Kōrero: Engineering

Whārangi 5. Chemical and computer engineering

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Chemical engineering

Chemical engineering emerged as a speciality in the late 19th century. Most New Zealand chemical engineers work in agriculture or forestry, for example in the dairy industry or pulp and paper.

Because the focus in chemical engineering is on managing processes, plant and project managers often have a chemical-engineering background. In the giant dairy company Fonterra, chemical engineers are found in management, plant troubleshooting, process improvement, and process design and development.

Petrochemical industry

Biochemical and manufacturing process engineers work at Taranaki’s natural gas extraction and methanol production plants, in oil refining near Whangārei, aluminium smelting at Tīwai Point, and gold mining in Otago and the Coromandel. Chemical engineers also work in cement manufacture, and the generation of electricity from geothermal steam.

Motunui Synfuel gas-to-gasoline

The Motunui Synfuel gas-to-gasoline plant, built in Taranaki between 1981 and 1985, was designed to reduce New Zealand’s dependence on imported oil after the oil price rises in the 1970s. The plant used an innovative zeolite catalyst system to convert methanol to petrol. The zeolite system used alumina, silica, and temperatures of 300–420˚C to convert the methanol. The zeolite process was developed by Mobil Oil. It had not been used on a large scale before.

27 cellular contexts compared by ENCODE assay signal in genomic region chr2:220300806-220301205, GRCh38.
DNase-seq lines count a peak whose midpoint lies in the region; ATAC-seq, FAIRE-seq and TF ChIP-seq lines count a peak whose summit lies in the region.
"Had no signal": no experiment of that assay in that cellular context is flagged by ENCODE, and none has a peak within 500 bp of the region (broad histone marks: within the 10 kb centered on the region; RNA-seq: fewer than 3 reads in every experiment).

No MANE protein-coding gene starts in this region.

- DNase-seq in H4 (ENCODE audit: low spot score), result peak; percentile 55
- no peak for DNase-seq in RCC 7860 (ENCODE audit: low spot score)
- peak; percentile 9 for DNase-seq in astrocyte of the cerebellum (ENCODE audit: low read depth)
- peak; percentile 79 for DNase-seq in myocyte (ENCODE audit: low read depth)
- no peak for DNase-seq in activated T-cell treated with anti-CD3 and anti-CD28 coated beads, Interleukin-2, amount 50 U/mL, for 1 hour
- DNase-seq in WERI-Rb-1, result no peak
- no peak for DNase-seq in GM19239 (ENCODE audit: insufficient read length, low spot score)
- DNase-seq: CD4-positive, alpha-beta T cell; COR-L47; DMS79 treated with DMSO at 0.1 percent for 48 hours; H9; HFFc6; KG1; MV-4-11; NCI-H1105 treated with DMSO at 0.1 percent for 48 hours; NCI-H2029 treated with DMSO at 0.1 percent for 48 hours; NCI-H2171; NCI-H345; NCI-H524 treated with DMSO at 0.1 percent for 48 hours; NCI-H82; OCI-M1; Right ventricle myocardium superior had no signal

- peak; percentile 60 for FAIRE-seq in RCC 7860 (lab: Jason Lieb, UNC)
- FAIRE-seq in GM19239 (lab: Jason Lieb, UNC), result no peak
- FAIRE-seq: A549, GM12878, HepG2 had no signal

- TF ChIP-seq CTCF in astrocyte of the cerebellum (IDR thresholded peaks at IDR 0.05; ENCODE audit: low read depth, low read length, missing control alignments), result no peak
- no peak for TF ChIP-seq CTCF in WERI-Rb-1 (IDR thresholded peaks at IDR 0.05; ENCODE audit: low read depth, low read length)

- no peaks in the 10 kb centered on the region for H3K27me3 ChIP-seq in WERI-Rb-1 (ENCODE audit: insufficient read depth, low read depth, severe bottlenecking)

The plant was designed by Ministry of Works engineers and overseas contractors. Lower petrol prices made petrol production uneconomical, and Motunui was used solely for methanol production from the late 1990s. In 2004 increased natural gas prices led to the plant’s closure. In 2008 when oil prices rose, the possibility of re-opening the plant was raised.

A 21st-century profession


The Institution of Professional Engineers New Zealand (IPENZ) interprets ‘engineering profession’ in the broadest possible way. In 2008 IPENZ had 10,000 members from many specialisations and widely varying educational backgrounds. Civil engineers were joined by other engineers such as cutting edge biotechnological, electronic and software engineers. Military engineers – sappers – belong to the Royal New Zealand Engineers and have been deployed in peace-keeping missions around the world.


Computer and software engineering

In the 1970s computer engineers began to design computer hardware, write computer programs, and integrate computer and other systems.

As computer chips developed, computer engineers designed embedded applications – software written for a particular type of hardware. Embedded applications are found in household appliances, security systems and vehicles.

In the early 2000s engineers worked on embedded applications at companies such as Fisher and Paykel Appliances, Navman and Tait Communications – all three were significant exporters.

Me pēnei te tohu i te whārangi:

Matthew Wright, 'Engineering - Chemical and computer engineering', Te Ara - the Encyclopedia of New Zealand, http://www.TeAra.govt.nz/mi/engineering/page-5 (accessed 25 June 2024)

He kōrero nā Matthew Wright, i tāngia i te 11 Mar 2010